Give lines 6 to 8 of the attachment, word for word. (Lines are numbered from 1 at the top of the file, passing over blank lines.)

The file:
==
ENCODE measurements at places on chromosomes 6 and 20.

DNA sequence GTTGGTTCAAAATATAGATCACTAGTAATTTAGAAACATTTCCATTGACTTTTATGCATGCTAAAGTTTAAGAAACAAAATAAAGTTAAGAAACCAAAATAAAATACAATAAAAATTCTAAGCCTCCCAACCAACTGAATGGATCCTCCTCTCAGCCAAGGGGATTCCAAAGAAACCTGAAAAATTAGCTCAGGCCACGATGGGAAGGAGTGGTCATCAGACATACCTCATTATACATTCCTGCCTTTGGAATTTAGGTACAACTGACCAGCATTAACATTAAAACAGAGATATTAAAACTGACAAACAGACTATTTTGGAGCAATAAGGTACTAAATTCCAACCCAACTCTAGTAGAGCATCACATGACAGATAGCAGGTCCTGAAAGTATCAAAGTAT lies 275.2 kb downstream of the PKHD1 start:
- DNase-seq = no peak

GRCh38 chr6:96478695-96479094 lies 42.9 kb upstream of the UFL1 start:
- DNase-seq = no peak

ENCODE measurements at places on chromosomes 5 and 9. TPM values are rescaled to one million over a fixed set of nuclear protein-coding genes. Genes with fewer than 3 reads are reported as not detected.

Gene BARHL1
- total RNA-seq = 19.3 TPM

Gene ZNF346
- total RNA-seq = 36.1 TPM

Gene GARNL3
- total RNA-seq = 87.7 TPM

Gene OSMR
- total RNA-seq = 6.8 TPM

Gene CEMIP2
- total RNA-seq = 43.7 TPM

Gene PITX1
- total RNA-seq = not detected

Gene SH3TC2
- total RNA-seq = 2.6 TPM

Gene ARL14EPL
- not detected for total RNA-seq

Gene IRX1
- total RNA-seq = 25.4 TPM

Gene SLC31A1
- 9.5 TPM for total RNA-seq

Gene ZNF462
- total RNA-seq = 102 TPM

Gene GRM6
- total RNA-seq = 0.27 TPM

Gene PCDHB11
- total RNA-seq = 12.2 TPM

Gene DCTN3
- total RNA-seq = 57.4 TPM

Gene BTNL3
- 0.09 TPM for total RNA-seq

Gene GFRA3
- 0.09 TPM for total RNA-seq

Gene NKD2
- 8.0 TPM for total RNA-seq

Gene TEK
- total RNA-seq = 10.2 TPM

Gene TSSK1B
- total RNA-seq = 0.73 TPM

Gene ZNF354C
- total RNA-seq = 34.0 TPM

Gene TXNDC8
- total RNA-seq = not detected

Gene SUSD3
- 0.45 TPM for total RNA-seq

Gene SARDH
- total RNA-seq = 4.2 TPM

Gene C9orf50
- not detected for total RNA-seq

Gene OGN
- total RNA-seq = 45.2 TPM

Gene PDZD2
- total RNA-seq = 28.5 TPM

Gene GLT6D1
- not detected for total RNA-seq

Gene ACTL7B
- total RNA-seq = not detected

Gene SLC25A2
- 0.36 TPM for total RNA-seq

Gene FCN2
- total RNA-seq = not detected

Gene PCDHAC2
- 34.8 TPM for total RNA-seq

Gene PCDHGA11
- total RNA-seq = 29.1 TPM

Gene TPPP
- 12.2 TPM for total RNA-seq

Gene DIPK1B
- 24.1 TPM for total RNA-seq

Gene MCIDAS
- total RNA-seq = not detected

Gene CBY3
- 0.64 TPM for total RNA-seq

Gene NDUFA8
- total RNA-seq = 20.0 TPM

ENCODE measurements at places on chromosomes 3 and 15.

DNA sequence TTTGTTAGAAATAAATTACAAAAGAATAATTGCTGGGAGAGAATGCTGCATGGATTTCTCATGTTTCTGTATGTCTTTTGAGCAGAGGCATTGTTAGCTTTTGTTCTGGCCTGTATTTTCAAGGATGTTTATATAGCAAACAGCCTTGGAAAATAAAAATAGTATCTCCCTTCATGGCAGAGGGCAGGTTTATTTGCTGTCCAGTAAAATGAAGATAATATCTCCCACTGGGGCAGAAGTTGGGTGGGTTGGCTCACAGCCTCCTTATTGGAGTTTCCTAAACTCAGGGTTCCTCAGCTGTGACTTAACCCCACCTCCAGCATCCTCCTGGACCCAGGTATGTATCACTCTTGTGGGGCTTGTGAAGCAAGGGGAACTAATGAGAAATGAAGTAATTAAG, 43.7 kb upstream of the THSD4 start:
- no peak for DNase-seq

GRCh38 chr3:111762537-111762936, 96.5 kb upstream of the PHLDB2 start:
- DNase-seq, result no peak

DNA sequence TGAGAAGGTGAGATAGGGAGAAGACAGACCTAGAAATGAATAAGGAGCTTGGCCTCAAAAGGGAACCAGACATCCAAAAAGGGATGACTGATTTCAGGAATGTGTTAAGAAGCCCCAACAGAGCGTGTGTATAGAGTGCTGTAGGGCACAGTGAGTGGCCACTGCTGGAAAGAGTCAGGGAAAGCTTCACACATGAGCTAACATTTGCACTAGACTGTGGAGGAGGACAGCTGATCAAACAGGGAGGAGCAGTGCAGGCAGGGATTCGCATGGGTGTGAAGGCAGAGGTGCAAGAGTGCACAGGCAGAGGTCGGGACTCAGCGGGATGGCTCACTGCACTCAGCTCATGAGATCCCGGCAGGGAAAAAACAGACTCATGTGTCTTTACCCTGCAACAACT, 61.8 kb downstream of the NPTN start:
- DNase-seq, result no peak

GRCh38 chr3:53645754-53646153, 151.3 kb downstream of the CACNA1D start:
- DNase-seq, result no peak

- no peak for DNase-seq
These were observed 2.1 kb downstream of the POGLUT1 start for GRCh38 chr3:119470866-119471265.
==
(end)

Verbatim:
ENCODE measurements at places on chromosomes 5 and 9. TPM values are rescaled to one million over a fixed set of nuclear protein-coding genes. Genes with fewer than 3 reads are reported as not detected.

Gene BARHL1
- total RNA-seq = 19.3 TPM